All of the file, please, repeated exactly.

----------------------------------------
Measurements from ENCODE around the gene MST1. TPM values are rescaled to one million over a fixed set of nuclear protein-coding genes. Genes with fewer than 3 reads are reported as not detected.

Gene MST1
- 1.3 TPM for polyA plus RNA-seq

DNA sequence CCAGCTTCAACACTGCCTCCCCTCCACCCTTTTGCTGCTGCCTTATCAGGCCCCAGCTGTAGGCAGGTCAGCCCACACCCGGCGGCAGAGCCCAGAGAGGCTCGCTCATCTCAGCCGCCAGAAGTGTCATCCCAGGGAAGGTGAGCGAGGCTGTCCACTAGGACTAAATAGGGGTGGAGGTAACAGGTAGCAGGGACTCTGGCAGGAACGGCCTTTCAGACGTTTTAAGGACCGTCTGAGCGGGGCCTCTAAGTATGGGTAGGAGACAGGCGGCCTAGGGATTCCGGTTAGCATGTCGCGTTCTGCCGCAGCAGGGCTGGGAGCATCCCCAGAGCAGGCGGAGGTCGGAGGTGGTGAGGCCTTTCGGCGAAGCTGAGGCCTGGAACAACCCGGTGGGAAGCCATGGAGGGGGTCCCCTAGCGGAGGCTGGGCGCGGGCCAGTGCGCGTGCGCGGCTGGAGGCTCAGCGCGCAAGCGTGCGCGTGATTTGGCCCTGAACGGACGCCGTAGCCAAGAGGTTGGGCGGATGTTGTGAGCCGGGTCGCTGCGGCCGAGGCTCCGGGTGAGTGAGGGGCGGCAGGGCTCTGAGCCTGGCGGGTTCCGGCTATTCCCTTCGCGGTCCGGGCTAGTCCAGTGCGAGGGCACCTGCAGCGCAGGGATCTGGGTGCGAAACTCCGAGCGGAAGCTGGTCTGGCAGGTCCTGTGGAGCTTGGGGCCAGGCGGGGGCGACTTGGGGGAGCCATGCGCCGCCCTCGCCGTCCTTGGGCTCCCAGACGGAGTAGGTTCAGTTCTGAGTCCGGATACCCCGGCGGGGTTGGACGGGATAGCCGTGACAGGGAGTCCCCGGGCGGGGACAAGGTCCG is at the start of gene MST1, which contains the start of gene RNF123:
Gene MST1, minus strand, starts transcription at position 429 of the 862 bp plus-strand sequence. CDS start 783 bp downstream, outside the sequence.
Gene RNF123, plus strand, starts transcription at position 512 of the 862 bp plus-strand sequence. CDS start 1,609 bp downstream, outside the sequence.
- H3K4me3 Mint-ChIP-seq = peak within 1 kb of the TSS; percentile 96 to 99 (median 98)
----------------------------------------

Measurements from ENCODE around the gene MST1. TPM values are rescaled to one million over a fixed set of nuclear protein-coding genes. Genes with fewer than 3 reads are reported as not detected.

Gene MST1
- 1.3 TPM for polyA plus RNA-seq

DNA sequence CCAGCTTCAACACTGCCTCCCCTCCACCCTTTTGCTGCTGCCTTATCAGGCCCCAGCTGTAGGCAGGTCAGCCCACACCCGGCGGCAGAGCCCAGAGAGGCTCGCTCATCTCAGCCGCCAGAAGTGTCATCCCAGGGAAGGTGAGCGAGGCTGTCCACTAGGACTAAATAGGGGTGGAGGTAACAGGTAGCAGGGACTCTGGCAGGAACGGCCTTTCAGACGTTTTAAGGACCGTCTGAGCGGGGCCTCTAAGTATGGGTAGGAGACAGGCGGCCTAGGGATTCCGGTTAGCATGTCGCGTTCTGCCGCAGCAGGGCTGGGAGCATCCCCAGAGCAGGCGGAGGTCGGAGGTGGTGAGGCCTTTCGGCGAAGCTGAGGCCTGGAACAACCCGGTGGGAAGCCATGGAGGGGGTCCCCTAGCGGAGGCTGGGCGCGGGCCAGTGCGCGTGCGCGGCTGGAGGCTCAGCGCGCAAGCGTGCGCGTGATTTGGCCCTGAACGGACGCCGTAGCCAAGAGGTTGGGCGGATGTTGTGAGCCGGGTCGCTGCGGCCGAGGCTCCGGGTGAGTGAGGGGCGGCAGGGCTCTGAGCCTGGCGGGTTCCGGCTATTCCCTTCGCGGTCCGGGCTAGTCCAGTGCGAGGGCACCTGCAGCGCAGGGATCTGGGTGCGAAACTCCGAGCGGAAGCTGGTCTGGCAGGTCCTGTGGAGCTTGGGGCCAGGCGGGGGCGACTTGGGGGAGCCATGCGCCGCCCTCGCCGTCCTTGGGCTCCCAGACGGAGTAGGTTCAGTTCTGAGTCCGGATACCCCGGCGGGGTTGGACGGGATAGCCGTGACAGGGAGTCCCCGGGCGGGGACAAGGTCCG is at the start of gene MST1, which contains the start of gene RNF123:
Gene MST1, minus strand, starts transcription at position 429 of the 862 bp plus-strand sequence. CDS start 783 bp downstream, outside the sequence.
Gene RNF123, plus strand, starts transcription at position 512 of the 862 bp plus-strand sequence. CDS start 1,609 bp downstream, outside the sequence.
- H3K4me3 Mint-ChIP-seq = peak within 1 kb of the TSS; percentile 96 to 99 (median 98)